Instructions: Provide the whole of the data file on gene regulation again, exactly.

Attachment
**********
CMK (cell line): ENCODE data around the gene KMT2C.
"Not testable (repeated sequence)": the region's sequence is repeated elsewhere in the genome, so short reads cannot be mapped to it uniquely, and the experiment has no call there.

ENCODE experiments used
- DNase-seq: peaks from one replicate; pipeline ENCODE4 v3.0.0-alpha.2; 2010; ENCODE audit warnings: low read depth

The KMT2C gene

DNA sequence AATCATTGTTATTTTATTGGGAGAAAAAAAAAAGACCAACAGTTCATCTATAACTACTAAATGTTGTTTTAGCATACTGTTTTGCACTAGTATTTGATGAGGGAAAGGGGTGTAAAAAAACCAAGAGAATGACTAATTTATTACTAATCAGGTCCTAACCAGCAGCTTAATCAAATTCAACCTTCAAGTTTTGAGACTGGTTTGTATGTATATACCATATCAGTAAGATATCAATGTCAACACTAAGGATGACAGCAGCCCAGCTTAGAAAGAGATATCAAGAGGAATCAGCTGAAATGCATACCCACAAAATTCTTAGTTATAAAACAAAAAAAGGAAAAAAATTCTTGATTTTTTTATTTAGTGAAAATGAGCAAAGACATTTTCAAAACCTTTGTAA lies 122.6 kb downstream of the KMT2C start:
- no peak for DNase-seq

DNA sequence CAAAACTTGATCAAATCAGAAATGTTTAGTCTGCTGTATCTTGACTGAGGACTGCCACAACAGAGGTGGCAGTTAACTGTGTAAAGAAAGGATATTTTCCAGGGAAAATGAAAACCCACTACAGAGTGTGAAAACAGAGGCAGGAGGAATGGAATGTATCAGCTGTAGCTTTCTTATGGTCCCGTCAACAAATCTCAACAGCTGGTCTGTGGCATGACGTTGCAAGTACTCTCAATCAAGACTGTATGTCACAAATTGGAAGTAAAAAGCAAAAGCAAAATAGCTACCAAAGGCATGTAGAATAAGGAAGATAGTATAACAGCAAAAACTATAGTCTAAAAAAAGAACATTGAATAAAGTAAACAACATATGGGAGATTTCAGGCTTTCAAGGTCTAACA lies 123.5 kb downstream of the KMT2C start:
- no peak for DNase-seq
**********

CMK (cell line): ENCODE data around the gene KMT2C.
"Not testable (repeated sequence)": the region's sequence is repeated elsewhere in the genome, so short reads cannot be mapped to it uniquely, and the experiment has no call there.

ENCODE experiments used
- DNase-seq: peaks from one replicate; pipeline ENCODE4 v3.0.0-alpha.2; 2010; ENCODE audit warnings: low read depth

The KMT2C gene

DNA sequence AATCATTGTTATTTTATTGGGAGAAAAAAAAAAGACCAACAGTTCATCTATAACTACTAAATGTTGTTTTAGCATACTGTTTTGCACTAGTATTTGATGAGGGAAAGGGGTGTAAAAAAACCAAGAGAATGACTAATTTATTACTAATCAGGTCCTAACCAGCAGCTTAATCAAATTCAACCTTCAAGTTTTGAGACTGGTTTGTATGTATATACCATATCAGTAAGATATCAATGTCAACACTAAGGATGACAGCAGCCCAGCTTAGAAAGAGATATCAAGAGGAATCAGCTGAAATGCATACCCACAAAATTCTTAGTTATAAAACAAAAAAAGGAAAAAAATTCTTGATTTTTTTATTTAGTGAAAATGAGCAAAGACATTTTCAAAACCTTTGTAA lies 122.6 kb downstream of the KMT2C start:
- no peak for DNase-seq

DNA sequence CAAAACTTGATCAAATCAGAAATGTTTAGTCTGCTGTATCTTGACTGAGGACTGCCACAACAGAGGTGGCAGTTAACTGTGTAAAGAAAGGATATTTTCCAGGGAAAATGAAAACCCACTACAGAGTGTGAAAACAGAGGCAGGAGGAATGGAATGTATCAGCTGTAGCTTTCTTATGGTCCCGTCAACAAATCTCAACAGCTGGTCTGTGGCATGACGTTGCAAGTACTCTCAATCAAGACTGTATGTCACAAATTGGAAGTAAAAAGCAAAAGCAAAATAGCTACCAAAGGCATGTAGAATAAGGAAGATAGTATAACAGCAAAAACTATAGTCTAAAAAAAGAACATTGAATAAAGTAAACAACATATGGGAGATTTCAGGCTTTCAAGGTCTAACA lies 123.5 kb downstream of the KMT2C start:
- no peak for DNase-seq